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Typhoon Nuri barrels into Hong Kong

HONG KONG, August 22  – Typhoon Nuri lashed Hong Kong with heavy rain and strong winds on Friday, sparking major flight delays, disrupting public transport and halting trade on the city’s financial markets.

Schools and most offices in the southern Chinese territory were closed, and bus and ferry services suspended, as meteorologists issued the level-eight storm signal, signifying the likelihood of gale-force winds.

The Hong Kong Observatory said it may strengthen the signal to a nine or 10 as there was a chance the eye of the storm could hit the city later Friday.

"Nuri will be rather close to Hong Kong this afternoon and tonight with a chance of a direct hit," a spokesman for the observatory said.

"It may be necessary to issue higher signals this afternoon."

The level-10 signal is the observatory’s highest storm warning, indicating hurricane-force winds with sustained speed of at least 118 kilometres (73 miles) an hour, and gusts of more than 220 kilometres per hour.

The top signal has not been issued since 1999 when Typhoon York hit the city, killing three people.

At noon (0400 GMT) Typhoon Nuri was centred about 80 kilometres southeast of Hong Kong and was moving towards the city at about 16 kilometres per hour.

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The Observatory recorded gales of up to 95 kilometres per hour and said it expected wind strengths to increase as the typhoon neared.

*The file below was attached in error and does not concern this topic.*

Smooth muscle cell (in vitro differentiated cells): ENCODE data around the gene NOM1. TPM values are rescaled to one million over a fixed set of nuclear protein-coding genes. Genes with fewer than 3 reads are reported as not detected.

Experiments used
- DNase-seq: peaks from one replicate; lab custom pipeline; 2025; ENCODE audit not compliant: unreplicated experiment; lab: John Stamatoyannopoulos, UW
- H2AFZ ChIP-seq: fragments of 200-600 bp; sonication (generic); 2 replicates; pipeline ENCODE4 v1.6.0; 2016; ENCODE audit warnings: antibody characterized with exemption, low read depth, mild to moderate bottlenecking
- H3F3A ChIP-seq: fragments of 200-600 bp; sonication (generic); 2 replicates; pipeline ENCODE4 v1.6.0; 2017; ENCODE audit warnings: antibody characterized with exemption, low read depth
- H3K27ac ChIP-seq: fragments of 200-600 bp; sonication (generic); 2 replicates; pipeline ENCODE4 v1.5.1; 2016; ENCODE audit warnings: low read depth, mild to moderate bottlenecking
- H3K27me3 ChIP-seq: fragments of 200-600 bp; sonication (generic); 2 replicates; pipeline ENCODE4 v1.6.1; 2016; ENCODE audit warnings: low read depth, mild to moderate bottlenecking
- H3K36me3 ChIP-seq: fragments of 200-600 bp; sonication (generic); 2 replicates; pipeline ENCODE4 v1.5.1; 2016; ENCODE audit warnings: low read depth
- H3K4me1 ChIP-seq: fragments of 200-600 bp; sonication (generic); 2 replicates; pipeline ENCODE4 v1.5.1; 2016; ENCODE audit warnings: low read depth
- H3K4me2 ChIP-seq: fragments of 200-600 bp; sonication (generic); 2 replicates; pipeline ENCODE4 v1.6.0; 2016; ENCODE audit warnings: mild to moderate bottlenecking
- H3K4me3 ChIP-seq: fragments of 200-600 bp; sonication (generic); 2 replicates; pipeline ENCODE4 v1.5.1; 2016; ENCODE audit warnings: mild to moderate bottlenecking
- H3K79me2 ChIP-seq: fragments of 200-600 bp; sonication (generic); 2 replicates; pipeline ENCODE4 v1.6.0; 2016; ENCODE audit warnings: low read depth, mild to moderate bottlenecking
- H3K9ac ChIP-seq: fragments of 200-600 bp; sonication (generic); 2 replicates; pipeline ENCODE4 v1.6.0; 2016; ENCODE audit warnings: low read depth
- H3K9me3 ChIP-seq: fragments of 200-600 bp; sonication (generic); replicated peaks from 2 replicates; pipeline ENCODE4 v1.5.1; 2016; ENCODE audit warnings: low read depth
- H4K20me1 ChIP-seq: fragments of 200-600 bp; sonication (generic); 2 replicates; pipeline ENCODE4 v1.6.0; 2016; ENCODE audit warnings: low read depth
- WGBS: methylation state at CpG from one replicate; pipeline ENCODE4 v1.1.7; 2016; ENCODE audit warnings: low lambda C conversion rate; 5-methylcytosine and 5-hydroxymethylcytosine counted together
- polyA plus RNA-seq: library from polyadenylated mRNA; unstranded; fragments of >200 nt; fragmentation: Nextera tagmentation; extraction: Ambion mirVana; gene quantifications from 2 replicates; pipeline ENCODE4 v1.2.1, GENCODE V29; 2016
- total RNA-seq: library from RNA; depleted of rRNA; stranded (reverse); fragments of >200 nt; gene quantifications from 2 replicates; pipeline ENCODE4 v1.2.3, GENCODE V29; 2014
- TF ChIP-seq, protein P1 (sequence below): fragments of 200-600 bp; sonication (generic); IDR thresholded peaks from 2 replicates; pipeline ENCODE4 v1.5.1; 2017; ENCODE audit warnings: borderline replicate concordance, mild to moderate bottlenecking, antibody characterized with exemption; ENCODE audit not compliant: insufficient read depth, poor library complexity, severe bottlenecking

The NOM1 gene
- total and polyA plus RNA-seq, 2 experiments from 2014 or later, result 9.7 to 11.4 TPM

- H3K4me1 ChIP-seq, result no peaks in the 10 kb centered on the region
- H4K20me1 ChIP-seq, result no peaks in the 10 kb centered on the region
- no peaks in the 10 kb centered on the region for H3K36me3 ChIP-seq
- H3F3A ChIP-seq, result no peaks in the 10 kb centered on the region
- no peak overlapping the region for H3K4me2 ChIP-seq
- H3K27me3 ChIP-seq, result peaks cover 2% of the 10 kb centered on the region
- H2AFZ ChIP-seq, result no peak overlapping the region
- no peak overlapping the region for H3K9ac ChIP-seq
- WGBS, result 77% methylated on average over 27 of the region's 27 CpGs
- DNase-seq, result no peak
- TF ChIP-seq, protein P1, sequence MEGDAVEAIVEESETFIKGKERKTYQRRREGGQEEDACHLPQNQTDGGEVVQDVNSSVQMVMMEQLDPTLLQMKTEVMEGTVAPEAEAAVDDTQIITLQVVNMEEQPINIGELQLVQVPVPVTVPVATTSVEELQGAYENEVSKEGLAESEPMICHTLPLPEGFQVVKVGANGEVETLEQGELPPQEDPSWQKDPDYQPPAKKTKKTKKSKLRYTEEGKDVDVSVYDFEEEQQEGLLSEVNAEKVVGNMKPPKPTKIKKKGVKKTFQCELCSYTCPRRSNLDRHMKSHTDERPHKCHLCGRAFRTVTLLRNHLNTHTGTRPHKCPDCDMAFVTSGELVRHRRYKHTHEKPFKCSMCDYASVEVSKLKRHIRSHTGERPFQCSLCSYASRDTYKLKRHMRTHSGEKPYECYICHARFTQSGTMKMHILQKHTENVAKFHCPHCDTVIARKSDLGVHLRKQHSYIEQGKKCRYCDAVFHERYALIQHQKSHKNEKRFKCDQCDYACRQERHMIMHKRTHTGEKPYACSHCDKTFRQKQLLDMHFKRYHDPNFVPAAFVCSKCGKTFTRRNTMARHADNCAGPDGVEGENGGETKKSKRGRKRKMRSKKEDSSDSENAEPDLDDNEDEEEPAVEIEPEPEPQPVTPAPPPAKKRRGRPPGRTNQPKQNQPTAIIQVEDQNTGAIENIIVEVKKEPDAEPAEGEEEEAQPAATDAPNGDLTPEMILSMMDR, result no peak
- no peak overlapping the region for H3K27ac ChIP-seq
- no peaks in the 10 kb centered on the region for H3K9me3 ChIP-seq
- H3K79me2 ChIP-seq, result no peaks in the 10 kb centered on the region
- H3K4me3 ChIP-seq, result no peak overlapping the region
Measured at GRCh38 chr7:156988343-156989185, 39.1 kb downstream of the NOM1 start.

The city’s courts and financial markets were all closed, and the Hong Kong Airport Authority said 150 flights had been cancelled, delayed or redirected as of 11:00 am.

Hong Kong airline Cathay Pacific and its sister company Dragonair announced that all flights would be cancelled for 12 hours starting at 2:00 pm.

The Airport Authority said some flights were still leaving the territory, but some visitors were left stranded after their flights were cancelled.

"The airlines should have broadcast the latest typhoon news in the airport and made arrangements for us to stay somewhere. It’s the first time I’ve come to Hong Kong, and now I have no idea what to do here," one woman told local broadcaster Cable News TV.

Organisers of the Olympic equestrian events staged in the city breathed a sigh of relief, as the competition ended Thursday with the show-jumping final.

"We are fortunate that the competition finished before Typhoon Nuri hit Hong Kong," a spokeswoman for the Equestrian Company, which organised the competition, told AFP.

Seven people were killed when Nuri slammed into the northern Philippines on Wednesday, packing maximum sustained winds of 140 kilometres an hour and gusts of up to 170 kilometres per hour.

August is Hong Kong’s hottest month and typhoons can often force the entire city to close down — as happened three days before the start of the Olympic Games, when Severe Tropical Storm Kammuri delayed the arrival of some horses.

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Nuri is the name of a blue-crowned parakeet in Malaysia, according to the Hong Kong Observatory.

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